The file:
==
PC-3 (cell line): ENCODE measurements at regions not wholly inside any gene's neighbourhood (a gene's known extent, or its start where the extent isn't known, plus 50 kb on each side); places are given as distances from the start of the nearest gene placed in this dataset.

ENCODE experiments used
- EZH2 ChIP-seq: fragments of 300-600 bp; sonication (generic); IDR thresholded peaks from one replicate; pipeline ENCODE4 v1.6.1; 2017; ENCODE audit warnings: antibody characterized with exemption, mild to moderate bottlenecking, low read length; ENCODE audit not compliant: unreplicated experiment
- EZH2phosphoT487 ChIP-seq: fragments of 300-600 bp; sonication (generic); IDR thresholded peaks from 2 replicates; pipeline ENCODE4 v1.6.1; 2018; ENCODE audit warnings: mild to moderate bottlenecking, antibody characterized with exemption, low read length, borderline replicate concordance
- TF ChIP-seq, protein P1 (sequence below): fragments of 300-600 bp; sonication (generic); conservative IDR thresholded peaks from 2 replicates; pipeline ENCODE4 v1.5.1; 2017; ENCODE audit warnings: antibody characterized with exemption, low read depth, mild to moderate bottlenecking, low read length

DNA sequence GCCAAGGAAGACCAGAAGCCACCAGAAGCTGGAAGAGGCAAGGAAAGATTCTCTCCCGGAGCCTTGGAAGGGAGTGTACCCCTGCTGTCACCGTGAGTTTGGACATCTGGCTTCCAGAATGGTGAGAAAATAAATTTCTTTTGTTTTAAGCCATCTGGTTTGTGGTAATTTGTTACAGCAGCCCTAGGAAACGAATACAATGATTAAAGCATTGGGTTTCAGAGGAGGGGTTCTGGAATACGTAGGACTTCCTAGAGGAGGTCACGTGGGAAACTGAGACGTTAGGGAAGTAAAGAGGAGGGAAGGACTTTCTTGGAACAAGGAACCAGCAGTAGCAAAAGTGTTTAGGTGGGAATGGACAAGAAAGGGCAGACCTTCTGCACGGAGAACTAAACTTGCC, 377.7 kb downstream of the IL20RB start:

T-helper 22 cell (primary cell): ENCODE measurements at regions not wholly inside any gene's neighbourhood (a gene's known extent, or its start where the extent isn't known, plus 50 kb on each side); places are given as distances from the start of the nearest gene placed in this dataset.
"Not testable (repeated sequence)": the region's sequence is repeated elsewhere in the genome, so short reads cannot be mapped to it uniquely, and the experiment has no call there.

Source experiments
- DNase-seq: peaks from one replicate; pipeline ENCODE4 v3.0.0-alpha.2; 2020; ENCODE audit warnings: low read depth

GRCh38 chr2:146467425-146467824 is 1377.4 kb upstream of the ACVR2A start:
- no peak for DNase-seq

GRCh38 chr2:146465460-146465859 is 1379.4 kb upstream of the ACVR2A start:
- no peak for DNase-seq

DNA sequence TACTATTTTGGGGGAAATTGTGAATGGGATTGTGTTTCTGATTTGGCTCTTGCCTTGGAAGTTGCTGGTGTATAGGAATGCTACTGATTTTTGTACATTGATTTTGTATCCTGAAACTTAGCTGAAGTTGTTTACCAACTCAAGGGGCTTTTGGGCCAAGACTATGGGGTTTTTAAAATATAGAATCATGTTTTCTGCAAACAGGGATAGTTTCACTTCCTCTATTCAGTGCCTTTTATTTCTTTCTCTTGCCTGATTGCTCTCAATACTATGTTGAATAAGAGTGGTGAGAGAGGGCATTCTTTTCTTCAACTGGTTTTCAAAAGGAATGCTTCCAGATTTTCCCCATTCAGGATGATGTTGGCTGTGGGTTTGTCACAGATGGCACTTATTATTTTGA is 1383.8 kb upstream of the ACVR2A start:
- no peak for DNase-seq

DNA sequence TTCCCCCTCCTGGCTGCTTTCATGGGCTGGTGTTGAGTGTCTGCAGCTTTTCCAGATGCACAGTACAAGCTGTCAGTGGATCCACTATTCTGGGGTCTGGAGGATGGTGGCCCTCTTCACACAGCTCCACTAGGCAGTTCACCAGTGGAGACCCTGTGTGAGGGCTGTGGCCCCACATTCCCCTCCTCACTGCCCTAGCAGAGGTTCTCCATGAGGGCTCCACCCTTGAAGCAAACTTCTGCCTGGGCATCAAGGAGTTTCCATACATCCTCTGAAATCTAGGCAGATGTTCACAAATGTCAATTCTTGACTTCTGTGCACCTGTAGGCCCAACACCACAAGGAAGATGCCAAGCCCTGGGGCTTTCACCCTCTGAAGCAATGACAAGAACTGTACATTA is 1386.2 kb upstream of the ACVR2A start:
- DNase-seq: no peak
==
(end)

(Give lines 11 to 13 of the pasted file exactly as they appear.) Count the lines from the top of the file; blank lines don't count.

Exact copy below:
GRCh38 chr2:146467425-146467824 is 1377.4 kb upstream of the ACVR2A start:
- no peak for DNase-seq

GRCh38 chr2:146465460-146465859 is 1379.4 kb upstream of the ACVR2A start: